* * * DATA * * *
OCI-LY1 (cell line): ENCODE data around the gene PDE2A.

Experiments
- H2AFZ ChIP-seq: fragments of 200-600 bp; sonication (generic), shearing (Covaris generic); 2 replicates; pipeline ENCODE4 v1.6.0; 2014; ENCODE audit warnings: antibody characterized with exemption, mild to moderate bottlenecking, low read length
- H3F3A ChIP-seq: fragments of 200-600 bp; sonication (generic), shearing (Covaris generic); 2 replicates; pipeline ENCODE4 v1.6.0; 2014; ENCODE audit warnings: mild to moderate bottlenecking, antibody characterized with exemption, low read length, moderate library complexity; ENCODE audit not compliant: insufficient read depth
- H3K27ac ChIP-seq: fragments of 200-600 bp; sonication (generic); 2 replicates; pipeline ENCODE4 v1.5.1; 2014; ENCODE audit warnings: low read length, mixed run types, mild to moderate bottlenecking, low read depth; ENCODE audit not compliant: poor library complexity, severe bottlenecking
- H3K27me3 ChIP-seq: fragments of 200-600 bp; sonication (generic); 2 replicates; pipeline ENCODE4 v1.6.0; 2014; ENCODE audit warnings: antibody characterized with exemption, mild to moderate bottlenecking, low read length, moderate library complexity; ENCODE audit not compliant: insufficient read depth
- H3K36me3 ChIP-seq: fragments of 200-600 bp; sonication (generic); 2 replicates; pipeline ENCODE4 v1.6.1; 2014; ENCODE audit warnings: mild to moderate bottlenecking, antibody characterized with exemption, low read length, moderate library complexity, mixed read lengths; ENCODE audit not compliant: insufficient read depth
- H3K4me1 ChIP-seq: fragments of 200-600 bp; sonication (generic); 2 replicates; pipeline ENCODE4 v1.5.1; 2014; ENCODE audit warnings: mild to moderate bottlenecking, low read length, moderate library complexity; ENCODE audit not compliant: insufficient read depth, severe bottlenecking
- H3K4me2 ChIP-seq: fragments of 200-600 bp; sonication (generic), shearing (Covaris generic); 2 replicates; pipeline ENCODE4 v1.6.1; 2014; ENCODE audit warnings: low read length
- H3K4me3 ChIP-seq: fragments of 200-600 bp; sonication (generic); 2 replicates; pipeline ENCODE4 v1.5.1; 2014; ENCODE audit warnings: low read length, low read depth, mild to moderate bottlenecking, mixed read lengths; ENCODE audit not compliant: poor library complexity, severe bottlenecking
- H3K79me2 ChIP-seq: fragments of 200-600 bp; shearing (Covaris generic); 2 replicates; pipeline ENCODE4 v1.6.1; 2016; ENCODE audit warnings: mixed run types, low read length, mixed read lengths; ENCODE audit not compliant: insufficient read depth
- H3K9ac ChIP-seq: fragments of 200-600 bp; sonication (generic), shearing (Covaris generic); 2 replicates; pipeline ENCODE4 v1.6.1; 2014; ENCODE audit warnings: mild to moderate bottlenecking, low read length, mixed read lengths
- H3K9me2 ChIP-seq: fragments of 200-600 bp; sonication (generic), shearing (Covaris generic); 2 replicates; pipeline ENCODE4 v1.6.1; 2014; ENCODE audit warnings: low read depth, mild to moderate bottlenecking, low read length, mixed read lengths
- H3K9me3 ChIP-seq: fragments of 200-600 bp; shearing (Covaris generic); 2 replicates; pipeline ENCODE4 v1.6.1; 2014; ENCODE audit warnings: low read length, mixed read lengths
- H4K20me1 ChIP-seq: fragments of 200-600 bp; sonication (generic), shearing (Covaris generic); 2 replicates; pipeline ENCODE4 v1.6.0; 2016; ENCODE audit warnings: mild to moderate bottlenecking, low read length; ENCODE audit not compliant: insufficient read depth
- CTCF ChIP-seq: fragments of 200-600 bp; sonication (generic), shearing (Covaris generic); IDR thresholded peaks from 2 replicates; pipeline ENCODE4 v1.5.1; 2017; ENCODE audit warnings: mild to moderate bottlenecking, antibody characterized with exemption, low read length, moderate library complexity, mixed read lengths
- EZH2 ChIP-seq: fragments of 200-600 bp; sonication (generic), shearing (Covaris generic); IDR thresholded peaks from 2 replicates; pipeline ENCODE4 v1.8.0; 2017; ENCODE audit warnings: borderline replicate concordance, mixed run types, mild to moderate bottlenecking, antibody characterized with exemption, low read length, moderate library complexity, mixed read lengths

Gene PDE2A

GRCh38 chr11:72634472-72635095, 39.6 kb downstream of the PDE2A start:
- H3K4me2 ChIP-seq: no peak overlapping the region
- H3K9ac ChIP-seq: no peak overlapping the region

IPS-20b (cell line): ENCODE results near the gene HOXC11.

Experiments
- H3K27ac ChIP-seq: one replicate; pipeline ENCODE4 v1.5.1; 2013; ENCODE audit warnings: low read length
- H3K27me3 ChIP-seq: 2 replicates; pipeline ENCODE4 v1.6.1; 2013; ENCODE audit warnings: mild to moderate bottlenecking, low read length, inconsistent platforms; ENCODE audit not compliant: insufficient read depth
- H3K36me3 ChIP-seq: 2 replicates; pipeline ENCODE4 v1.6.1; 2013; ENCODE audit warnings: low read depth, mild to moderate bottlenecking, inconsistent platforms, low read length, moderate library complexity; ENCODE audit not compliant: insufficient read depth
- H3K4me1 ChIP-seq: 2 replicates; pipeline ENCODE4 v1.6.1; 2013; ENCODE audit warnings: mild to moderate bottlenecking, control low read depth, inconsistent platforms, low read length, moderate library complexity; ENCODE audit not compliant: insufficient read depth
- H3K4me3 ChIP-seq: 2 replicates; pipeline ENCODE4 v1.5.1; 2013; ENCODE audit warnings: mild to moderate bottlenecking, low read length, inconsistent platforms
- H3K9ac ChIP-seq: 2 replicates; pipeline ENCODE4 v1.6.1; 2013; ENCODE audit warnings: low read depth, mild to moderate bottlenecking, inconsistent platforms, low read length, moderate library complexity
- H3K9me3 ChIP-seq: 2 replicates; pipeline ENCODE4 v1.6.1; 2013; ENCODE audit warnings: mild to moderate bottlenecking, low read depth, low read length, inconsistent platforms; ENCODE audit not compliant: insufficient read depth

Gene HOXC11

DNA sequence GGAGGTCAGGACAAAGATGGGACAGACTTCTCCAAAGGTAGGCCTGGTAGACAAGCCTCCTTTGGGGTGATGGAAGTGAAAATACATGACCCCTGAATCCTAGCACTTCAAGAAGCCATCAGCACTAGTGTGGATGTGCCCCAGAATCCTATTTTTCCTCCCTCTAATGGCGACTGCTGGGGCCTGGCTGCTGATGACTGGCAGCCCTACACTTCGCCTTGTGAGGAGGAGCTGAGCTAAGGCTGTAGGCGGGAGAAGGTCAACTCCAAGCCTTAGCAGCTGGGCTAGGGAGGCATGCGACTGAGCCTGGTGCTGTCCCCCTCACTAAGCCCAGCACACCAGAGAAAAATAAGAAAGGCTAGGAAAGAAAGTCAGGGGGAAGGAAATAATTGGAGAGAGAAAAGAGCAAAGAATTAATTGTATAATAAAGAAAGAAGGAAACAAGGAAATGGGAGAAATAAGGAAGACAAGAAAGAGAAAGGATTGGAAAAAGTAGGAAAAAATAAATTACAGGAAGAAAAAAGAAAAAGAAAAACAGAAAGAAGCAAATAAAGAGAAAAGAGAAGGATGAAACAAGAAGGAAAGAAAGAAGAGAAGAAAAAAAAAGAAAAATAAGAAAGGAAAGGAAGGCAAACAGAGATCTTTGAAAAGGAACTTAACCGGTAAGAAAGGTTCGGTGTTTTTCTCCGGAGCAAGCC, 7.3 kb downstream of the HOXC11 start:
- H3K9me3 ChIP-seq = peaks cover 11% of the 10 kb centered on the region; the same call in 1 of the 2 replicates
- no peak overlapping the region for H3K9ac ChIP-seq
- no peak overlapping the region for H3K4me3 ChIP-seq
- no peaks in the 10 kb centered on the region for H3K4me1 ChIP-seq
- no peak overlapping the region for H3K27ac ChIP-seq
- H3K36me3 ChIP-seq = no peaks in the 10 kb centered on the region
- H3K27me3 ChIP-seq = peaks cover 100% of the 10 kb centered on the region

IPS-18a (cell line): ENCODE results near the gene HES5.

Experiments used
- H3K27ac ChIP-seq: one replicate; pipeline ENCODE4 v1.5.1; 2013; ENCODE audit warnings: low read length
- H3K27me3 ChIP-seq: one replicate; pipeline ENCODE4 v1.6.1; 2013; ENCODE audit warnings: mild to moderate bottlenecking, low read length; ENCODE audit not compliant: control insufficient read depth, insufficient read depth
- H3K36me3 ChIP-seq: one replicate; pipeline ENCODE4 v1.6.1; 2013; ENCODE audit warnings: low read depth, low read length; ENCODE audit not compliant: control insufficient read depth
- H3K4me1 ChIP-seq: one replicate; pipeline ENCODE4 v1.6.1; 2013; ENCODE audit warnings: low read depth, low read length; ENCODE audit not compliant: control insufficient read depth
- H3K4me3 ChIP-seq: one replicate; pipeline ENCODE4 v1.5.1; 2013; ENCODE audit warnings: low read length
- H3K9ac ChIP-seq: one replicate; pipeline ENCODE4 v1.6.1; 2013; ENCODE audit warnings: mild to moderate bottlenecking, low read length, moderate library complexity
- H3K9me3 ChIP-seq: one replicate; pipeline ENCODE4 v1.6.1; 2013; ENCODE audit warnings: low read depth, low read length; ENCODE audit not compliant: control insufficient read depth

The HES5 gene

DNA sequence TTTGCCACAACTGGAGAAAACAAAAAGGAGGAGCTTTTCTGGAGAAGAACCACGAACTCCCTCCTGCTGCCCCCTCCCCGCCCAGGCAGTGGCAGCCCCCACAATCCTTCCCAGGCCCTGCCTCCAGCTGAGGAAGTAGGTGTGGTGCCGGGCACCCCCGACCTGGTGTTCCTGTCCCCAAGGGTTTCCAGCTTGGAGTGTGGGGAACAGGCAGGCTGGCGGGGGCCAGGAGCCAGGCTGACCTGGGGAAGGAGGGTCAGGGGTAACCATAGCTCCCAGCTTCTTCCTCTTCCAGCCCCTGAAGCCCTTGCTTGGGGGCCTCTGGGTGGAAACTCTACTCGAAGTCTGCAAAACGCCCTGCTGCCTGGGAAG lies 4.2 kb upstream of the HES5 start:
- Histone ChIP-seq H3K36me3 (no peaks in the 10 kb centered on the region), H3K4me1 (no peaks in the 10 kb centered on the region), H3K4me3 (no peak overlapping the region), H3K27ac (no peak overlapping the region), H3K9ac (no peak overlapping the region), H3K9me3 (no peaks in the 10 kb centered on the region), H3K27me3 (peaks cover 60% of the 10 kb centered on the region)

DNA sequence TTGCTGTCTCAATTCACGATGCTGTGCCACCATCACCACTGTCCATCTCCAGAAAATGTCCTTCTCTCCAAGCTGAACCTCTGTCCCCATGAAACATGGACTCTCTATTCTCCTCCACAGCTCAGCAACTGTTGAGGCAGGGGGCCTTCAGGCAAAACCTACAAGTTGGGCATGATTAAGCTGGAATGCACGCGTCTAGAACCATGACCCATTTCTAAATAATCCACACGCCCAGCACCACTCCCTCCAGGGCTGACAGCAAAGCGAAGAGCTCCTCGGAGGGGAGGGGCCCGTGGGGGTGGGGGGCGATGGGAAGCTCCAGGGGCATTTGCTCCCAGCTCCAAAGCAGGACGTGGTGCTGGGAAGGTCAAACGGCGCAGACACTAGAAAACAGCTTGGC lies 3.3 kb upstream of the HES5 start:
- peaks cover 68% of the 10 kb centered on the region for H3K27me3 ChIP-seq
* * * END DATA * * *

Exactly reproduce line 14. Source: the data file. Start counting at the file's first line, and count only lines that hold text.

- H3K9me3 ChIP-seq: fragments of 200-600 bp; shearing (Covaris generic); 2 replicates; pipeline ENCODE4 v1.6.1; 2014; ENCODE audit warnings: low read length, mixed read lengths